The City’s own 5-year plan for human settlements directs that developments “must be suitably located and must facilitate the spatial transformation of the City’s suburbs”, moving toward efficiency, inclusion and sustainability. The report goes on to say that the building of cohesive and caring communities, with improved access to economic and social opportunities, is “imperative”.
Yet, despite what has been expressed by the City and Province, their actions point to a contrary intention, as both appear to be determined to sell off their prime land to private interests rather than holding onto these sites and utilising them for affordable housing. This isn’t fixing the spatial mismatch problem – and it seems to be a complete slap in the face for the spatial transformation that the City’s own policy documents speak about.
In a recent Daily Maverick article, Jared Rossouw and Hopolang Selebalo from NGO, Ndifuna Ukwazi, calculate that the sale of the Tafelberg school site in Sea Point alone has resulted in a lost opportunity to build 216 mixed income affordable units in a prime high-employment neighbourhood.
Selling off a bit of expensive land to buy lots of cheap land (far away)
Despite making all the right noises about building housing projects close to the city centre, the City and Province have indicated that they favour an approach called “cross-subsidisation” – namely, the selling-off of relatively more valuable land in upmarket neighbourhoods in order to (ostensibly) use this money to purchase cheaper land in outer-lying areas for affordable housing.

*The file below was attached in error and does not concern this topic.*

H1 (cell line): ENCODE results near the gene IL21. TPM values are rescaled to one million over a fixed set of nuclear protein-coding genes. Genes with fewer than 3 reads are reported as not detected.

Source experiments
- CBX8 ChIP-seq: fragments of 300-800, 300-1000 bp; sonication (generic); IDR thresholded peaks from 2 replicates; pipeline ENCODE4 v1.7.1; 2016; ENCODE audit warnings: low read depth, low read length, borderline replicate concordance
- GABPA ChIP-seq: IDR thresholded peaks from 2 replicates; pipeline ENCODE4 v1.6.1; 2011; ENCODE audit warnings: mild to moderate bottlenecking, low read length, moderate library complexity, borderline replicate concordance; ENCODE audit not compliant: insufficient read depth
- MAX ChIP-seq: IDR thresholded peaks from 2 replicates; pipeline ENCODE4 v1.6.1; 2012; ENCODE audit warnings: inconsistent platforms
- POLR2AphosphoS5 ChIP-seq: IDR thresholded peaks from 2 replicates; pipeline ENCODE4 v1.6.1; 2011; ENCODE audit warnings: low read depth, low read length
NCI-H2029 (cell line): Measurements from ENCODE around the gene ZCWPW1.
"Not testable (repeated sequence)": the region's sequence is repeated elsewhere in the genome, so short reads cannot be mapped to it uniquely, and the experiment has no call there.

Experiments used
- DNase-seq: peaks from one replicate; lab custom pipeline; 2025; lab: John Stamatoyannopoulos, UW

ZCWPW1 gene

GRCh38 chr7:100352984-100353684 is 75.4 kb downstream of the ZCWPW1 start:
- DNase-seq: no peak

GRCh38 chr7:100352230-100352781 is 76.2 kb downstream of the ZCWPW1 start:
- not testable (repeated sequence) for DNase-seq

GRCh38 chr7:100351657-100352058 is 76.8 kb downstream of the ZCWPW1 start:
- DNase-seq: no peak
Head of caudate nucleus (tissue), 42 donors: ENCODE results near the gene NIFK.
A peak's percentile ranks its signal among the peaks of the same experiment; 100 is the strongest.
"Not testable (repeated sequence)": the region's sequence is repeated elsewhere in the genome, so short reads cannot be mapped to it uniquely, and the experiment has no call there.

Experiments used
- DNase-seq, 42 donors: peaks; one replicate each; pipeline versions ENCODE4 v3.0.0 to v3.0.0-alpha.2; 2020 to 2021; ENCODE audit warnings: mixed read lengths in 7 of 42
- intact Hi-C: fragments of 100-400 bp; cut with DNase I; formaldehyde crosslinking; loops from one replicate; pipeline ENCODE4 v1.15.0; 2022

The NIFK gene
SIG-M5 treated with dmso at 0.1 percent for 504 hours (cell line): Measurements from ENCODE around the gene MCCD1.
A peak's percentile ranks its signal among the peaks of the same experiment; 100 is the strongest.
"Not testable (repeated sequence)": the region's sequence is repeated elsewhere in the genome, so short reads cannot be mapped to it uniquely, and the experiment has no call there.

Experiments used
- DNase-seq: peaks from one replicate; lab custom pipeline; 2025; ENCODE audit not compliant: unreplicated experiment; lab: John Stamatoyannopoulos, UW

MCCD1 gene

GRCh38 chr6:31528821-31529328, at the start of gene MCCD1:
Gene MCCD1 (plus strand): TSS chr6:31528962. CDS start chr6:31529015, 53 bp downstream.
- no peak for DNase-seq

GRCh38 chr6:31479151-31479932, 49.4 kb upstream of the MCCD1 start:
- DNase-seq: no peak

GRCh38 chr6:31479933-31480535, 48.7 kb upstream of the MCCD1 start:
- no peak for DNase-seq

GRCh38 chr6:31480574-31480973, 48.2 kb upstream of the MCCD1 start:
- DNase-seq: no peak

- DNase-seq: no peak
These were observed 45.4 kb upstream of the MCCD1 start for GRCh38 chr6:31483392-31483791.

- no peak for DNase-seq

A 2015 Mail&Guardian article featured a quote from Mayor de Lille’s spokesperson, Zara Nicholson, explaining that the City’s proposal to sell the Clifton site “was part of a broader plan to generate revenue for the city by putting public spaces into private hands for commercial development”.
In the GroundUp article, Furlong reports how the Western Cape Government, in a letter to the Social Justice Coalition, made it clear that, in order to fund developments for the poor, it preferred to “extract maximum value from the more valuable inner city properties to create an income stream and a development fund from which projects for the poor can be cross-subsidised”.